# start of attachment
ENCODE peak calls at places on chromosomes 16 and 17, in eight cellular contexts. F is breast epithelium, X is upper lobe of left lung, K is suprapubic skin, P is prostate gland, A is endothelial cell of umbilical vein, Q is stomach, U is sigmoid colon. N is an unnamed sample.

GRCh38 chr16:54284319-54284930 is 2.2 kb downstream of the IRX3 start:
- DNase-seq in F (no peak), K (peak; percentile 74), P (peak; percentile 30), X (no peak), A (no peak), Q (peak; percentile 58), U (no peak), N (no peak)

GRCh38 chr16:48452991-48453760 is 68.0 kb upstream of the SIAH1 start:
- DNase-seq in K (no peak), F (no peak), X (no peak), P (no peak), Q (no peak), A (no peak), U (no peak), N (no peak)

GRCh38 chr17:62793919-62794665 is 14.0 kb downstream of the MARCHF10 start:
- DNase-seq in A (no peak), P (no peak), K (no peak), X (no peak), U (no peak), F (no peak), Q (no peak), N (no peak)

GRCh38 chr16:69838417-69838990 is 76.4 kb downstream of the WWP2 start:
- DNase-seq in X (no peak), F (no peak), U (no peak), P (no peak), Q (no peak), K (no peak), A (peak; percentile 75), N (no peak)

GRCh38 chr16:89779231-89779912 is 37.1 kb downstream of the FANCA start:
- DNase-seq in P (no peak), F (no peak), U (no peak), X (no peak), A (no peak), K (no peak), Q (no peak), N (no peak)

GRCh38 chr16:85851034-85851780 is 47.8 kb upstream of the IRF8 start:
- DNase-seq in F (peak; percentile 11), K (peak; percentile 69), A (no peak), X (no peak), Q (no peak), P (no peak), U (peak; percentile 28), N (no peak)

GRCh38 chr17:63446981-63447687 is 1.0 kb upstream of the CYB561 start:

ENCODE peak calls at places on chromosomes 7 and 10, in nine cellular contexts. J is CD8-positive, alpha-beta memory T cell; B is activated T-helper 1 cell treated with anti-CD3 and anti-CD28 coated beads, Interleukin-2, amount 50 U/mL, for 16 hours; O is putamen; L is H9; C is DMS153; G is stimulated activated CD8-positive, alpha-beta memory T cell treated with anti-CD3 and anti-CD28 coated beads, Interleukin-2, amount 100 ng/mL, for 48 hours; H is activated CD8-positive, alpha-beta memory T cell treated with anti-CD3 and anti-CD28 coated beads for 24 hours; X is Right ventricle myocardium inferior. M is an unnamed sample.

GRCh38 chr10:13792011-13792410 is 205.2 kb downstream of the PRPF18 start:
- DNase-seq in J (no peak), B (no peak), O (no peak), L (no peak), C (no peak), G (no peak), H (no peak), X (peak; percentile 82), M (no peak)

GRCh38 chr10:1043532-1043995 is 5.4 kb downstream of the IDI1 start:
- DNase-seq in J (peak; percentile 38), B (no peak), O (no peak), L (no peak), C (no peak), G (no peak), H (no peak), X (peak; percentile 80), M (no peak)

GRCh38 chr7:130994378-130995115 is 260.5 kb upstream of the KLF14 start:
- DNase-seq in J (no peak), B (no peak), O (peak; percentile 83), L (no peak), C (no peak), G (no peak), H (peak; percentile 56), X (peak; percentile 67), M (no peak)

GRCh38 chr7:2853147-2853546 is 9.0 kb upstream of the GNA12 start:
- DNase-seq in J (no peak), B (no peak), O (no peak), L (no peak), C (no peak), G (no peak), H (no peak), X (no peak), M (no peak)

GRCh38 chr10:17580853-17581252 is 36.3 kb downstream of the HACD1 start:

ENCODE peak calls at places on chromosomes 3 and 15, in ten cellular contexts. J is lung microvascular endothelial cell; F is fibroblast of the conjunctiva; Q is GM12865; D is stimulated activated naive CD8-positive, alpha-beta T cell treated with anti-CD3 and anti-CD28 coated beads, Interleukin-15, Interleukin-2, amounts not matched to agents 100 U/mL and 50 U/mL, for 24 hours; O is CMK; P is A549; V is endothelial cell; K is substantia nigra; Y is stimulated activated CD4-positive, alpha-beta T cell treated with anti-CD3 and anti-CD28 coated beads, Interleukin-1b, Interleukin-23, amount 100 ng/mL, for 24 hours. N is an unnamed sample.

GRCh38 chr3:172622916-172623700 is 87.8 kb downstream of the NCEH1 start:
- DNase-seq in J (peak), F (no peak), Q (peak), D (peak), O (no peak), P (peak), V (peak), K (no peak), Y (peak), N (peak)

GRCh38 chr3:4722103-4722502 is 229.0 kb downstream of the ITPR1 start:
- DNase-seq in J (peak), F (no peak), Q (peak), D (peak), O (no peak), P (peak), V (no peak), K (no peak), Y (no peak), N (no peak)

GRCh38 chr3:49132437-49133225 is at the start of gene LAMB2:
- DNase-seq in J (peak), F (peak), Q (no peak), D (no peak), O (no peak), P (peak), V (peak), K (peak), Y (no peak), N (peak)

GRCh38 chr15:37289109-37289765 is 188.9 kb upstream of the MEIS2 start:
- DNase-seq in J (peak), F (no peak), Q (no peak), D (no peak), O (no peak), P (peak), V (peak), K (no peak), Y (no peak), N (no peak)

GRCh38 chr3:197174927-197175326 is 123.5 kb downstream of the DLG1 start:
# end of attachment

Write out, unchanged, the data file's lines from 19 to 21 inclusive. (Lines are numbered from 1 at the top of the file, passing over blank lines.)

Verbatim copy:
- DNase-seq in J (peak; percentile 38), B (no peak), O (no peak), L (no peak), C (no peak), G (no peak), H (no peak), X (peak; percentile 80), M (no peak)

GRCh38 chr7:130994378-130995115 is 260.5 kb upstream of the KLF14 start:
- DNase-seq in J (no peak), B (no peak), O (peak; percentile 83), L (no peak), C (no peak), G (no peak), H (peak; percentile 56), X (peak; percentile 67), M (no peak)